Corporate structure: the next step for multinationals
In a new book, From Global to MetaNational, Strategy experts and Insead Professors, Yvez Doz, José Santos and Peter Williamson argue that the future form of successful global enterprise has now changed from the multinational to the metanational.
Multinationals are characterised by packaging home-country know-how to new markets - locations abroad are seen primarily as sources of potential cost advantage.
"Metanationals" are characterised by harvesting distributed knowledge from all over the world and leveraging it into innovative products whose delivery shape may vary in their different markets and geographies.
The authors argue for three key capabilities in becoming an effective metanational:
- Sensing – to be able to detect new opportunities through "sensing networks"
- Mobilizing – to be able to turn these opportunities into effective actions through “magnets”
- Operationalizing – to be able to scale up and deliver globally
They suggest that whilst most multinationals are strong in operationalizing they are very weak in sensing and mobilizing - interestingly these two capabilities require a collaborative networked approach rather than the old forms of hierarchy and matrix management.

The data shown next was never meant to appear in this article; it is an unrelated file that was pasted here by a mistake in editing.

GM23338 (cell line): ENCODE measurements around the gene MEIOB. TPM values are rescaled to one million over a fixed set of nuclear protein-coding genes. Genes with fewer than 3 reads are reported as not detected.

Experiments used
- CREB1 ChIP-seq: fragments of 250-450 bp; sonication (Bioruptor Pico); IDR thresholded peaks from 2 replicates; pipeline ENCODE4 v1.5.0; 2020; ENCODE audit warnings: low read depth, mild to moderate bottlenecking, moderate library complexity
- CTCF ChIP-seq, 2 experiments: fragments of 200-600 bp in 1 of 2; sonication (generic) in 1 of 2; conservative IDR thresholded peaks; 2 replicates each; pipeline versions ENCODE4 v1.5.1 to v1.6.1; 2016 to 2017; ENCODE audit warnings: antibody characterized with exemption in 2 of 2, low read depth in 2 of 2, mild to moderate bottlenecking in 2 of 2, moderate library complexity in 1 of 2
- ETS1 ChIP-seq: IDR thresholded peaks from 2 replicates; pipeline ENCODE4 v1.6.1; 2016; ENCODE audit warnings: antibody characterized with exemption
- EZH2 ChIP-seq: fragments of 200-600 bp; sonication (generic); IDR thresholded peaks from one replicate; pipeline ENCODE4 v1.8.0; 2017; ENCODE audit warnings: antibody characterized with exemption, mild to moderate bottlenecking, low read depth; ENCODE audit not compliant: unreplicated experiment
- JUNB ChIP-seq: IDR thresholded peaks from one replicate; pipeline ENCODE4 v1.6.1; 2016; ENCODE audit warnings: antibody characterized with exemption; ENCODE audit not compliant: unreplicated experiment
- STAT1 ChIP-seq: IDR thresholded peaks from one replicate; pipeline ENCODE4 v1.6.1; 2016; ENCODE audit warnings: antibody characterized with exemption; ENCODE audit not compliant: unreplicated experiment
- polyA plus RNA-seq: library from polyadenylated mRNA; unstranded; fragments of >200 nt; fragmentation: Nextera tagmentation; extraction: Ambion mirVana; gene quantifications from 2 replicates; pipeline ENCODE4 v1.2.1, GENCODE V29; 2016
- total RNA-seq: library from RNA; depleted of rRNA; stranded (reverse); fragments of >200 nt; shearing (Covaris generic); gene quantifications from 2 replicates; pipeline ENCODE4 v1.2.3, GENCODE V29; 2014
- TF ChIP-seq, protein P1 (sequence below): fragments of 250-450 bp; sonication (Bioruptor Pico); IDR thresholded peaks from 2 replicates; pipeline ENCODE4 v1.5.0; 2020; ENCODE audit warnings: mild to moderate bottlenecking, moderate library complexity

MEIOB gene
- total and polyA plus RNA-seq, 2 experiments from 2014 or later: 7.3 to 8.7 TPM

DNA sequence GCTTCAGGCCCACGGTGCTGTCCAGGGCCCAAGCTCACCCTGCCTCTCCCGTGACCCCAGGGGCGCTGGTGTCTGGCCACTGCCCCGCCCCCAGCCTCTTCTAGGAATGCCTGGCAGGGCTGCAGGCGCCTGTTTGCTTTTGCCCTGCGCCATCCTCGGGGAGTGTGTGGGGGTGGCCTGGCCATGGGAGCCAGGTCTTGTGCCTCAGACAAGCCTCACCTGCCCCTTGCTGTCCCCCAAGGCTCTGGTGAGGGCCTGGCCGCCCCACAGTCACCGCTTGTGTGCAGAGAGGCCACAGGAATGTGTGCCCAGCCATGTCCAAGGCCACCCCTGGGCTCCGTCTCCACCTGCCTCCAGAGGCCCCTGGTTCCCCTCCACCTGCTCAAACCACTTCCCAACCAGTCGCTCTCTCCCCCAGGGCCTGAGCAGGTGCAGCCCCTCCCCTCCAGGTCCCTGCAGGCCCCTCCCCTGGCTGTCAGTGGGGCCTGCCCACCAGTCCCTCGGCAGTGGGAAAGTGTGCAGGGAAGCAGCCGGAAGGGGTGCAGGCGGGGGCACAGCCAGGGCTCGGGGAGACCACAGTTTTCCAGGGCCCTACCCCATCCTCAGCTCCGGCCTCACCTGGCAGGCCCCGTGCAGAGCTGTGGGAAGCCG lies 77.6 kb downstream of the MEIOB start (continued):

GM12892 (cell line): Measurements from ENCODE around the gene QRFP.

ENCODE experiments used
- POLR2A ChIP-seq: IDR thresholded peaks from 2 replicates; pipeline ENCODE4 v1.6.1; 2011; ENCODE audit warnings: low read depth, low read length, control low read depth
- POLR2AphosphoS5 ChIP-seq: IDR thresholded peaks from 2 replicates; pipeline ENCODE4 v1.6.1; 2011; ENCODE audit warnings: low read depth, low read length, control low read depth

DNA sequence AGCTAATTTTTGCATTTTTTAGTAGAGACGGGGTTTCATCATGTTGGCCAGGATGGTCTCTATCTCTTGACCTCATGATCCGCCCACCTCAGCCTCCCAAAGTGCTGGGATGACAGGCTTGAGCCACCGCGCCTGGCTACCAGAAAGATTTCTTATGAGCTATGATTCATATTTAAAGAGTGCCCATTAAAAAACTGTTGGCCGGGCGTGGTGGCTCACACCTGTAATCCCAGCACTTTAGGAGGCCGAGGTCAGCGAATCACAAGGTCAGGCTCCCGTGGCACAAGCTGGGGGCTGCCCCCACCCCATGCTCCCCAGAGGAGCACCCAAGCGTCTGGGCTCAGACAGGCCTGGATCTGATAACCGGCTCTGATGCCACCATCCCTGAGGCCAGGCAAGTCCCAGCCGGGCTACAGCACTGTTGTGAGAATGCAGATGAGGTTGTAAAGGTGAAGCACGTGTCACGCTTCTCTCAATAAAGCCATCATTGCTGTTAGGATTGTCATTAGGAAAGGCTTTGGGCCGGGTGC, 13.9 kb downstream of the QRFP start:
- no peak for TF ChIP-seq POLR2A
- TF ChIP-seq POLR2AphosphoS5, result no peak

In a chapter entitled, The Tyranny of Distance, the authors contend that ICT in itself, even if backed up by a large investment budget, cannot fully address the problems of mobilizing dispersed knowledge.
For a free first chapter of the book click here.
For an interview with the authors on Gurusonline.tv.
Bioteams Books Reviews
Read this book if your future is anyway connected to Web2.0. Andrew Keen’s central thesis is that if all content (e.g. music, video, news, books, encyclopaedias) is produced by “amateurs” and no-one will pay for “professional” versions then its curtains for quality or independent publishing.